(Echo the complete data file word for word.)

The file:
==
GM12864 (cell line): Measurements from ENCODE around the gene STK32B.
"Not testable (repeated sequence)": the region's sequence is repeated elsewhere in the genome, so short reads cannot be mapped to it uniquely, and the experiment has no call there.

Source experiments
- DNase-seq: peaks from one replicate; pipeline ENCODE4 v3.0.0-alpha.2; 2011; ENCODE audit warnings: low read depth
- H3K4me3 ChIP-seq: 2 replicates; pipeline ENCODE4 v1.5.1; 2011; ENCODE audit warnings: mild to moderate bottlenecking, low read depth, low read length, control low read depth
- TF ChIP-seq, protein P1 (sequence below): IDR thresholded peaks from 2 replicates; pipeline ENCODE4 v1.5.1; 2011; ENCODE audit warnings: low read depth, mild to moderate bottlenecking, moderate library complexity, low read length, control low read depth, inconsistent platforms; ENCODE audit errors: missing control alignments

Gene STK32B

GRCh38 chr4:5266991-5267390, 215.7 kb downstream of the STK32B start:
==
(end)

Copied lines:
GM12864 (cell line): Measurements from ENCODE around the gene STK32B.
"Not testable (repeated sequence)": the region's sequence is repeated elsewhere in the genome, so short reads cannot be mapped to it uniquely, and the experiment has no call there.

Source experiments
- DNase-seq: peaks from one replicate; pipeline ENCODE4 v3.0.0-alpha.2; 2011; ENCODE audit warnings: low read depth
- H3K4me3 ChIP-seq: 2 replicates; pipeline ENCODE4 v1.5.1; 2011; ENCODE audit warnings: mild to moderate bottlenecking, low read depth, low read length, control low read depth
- TF ChIP-seq, protein P1 (sequence below): IDR thresholded peaks from 2 replicates; pipeline ENCODE4 v1.5.1; 2011; ENCODE audit warnings: low read depth, mild to moderate bottlenecking, moderate library complexity, low read length, control low read depth, inconsistent platforms; ENCODE audit errors: missing control alignments

Gene STK32B

GRCh38 chr4:5266991-5267390, 215.7 kb downstream of the STK32B start: